Jerry Brown (D)
John Garamendi (D)
Dianne Feinstein (D)
SACRAMENTO, Calif. (Legal Newsline)--A new year means a new election in California, where every season is political season.
Political analysts across the state have turned their attention to the 2010 statewide races even though the primaries are still more than 500 days away.
Each of the races for governor, attorney general and lieutenant governor are expected to attract a crowd of candidates - many of whom will formally announce in the coming weeks - and even more speculation about who will run, who won't run and most importantly, who might win.
While all speculation to date has swirled around Attorney General Jerry Brown, at least one political insider says the less flashy Lt. Gov. John Garamendi has the inside track in the Democratic gubernatorial primary.
Gabriel Sanchez, communications director for President-elect Barack Obama's California campaign, broke with convention in a recent column he wrote for the California Majority Report, when he tabbed Garamendi as the favorite.
For months, every poll with the exception of those considering U.S. Sen. Dianne Feinstein has shown Brown the favorite over a cast of contenders including Garamendi, San Francisco Mayor Gavin Newsom, Los Angeles Mayor Antonio Villaraigosa and Superintendent of Public Schools Jack O'Connell.
But Sanchez looks back at the last 75 years of history and says all past governors had the name recognition that comes from holding a previous statewide office except two: current Gov. Arnold Schwarzenegger and former Gov. Ronald Reagan, both with cache as Hollywood actors.
"It illustrates one critical factor all these past governors shared before being elected: name ID," Sanchez wrote. "All of this bodes very well for ... Lt. Gov. John Garamendi."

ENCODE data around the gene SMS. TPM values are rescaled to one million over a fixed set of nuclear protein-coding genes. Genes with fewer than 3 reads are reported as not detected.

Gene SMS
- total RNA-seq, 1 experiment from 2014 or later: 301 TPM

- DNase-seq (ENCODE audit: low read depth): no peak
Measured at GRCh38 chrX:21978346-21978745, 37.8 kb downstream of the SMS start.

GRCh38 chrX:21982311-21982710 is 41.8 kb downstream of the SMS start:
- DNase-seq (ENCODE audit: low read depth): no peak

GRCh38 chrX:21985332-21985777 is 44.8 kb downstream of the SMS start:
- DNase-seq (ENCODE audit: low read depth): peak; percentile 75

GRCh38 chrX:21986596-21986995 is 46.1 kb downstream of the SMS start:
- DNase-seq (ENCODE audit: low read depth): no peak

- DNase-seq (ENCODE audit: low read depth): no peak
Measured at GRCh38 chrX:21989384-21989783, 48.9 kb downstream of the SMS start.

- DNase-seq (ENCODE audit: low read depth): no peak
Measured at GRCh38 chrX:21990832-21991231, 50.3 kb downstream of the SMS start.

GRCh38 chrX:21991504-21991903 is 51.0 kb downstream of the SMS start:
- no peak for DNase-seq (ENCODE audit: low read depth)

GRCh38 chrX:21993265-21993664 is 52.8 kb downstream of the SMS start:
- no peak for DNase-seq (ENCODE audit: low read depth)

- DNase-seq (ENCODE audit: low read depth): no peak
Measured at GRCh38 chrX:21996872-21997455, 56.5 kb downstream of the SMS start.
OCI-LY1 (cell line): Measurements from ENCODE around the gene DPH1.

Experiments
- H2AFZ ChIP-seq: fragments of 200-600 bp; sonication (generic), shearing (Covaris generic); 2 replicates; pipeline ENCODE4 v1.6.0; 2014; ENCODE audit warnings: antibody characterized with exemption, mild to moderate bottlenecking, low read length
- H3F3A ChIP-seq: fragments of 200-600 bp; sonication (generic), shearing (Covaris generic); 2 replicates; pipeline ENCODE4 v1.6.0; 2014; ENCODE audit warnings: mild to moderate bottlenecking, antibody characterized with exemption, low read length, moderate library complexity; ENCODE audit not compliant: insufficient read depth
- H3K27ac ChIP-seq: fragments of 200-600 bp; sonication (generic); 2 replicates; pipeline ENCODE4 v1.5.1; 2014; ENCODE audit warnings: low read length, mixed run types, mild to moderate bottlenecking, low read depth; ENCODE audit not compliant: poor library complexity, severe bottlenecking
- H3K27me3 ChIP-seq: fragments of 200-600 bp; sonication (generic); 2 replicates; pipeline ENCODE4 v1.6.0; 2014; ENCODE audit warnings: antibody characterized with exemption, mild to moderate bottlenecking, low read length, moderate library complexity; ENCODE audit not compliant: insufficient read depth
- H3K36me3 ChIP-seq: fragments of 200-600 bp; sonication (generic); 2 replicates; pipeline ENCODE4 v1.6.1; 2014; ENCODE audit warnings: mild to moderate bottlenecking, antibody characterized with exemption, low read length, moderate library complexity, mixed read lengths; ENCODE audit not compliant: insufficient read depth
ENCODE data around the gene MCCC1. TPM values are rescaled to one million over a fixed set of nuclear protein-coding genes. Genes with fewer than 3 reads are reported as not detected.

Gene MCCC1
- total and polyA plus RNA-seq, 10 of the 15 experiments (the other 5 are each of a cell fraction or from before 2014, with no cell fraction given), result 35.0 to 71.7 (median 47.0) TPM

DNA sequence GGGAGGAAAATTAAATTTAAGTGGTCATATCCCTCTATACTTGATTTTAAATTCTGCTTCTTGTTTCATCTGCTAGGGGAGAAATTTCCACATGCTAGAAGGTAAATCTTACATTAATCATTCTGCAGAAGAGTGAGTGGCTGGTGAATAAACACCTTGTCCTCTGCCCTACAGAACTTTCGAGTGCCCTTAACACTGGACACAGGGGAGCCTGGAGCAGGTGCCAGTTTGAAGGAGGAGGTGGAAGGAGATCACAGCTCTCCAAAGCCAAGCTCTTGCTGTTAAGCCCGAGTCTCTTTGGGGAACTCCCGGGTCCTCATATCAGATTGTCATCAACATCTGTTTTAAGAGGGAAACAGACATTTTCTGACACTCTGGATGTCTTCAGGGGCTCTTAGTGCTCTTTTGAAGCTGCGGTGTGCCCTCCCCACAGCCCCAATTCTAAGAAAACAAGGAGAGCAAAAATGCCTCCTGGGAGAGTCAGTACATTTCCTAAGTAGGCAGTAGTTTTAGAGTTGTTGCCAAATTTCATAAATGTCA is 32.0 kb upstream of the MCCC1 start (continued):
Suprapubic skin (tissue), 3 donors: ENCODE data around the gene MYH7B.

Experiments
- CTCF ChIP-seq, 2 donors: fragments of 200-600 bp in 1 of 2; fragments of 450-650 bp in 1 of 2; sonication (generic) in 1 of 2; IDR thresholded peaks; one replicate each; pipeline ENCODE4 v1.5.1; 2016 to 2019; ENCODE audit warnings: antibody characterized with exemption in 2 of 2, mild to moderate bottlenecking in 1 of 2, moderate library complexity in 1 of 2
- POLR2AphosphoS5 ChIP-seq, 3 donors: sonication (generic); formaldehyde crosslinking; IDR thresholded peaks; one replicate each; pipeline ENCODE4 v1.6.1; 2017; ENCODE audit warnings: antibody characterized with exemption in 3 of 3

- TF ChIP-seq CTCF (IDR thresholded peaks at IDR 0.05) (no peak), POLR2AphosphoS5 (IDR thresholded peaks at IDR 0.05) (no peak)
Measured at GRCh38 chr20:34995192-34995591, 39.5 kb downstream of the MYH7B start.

The logic would seem to fall apart, however, with Brown, who not only holds a higher profile statewide office than Garamendi now, but has already been a two-term governor of the state from 1975 to 1983. But Sanchez said that could work against the attorney general.
"Lest you think I forgot," Sanchez wrote, "Attorney General Jerry Brown should benefit from this historic scenario as well. Many friends have told me Browns don't lose primaries. Indeed. But California voters haven't approved a third term for a Governor Brown either. So, let's call it a wash."
Brown's father, Pat, served two terms as governor in1959-1967, before being succeeded by Ronald Reagan. California now limits its governors to two terms, making Schwarzenegger ineligible for re-election. Jerry Brown's two terms came before term limits, allowing him to run for the office again.
Sanchez is not entirely alone on an island with his prediction.
Steven Hill, a political writer and political director at a Bay Area think tank said Garamendi could get an unexpected push from a popular politician.
"If President-elect Obama's popularity in California is still high next year, as I would suspect it will be," Hill said, "he could changes things in a hurry if he came down on the side of someone over another in the primary."
Among those considering a run for governor, only Garamendi came out early in support of Obama during the 2008 Democratic primaries. Newsom and Villaraigosa were supporters of Sen. Hillary Clinton, D-N.Y., and Brown kept a decidedly low-profile during the election.